The Stolen Generations: Fearing for Children’s Future
Australia’s indigenous population, historically, was relatively materially poor and technologically nonprogressive. In contrast, the British settlers who arrived in Australia in the 18th and 19th centuries were much more developed in these fields. As a consequence, when the British began pushing indigenous Australians off their traditional land, Australia’s first peoples could do little to resist. Instead, as it turned out, many members of these peoples succumbed to displacement, massacres and diseases brought about by European settlers. Summing up their misfortune, in all, an estimated indigenous population of 750,000 at the time of the first British settlements Down Under in 1788 had been reduced to about a hundred thousand people by the year 1900.
A plan to save children
In observing the population decline and what they interpreted as an indigenous people clinging to a primitive culture, the Euro-descended Australian government believed that Aboriginal Australians and Torres Strait Islanders were slated for extinction in the emerging modern world. For this reason, around the year 1900, governing bodies made a plan to save children of these peoples. The plan, in place until around 1970, consisted of removing a significant number of indigenous Australian children from their families and placing them in institutions controlled by the government or churches. Isolated from their culture, the children were then to be taught English, Christian values and useful vocational skills.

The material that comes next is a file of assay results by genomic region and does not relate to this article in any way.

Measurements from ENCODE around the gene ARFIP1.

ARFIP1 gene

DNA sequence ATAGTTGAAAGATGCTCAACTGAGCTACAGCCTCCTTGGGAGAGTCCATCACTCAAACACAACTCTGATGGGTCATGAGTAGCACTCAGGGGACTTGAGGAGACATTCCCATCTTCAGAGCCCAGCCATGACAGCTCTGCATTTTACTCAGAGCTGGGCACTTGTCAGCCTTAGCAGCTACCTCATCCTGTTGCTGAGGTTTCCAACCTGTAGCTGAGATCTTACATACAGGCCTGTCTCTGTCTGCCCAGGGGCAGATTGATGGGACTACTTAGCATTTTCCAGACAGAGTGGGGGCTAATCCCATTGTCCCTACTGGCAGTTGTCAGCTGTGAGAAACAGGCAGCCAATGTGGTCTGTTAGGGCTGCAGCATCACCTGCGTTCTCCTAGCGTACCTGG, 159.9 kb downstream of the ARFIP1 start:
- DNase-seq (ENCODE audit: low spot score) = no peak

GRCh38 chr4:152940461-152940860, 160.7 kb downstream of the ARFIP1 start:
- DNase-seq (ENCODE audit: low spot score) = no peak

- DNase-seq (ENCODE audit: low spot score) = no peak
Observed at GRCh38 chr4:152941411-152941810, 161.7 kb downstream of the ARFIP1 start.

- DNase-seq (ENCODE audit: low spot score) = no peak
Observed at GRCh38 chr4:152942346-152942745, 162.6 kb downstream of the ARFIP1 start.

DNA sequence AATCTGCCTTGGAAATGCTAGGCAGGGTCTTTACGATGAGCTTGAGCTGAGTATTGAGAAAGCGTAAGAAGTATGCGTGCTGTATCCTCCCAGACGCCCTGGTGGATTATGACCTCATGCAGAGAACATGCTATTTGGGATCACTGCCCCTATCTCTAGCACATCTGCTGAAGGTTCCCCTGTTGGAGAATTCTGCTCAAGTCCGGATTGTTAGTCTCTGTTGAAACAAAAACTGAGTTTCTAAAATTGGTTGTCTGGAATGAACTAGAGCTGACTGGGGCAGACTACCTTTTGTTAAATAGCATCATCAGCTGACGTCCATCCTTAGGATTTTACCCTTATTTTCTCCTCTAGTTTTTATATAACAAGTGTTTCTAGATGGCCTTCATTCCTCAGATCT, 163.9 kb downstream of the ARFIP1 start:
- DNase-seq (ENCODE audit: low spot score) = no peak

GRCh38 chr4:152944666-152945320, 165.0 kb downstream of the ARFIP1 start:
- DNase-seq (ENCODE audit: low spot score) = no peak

Knowledge of English and other competences, which the indigenous children learned in their institutions, surely were useful in modern Australian society. Even so, as explained in the next chapter, teaching these skills to children through institutionalization came to have severe destabilizing effects on the indigenous Australian people as a whole.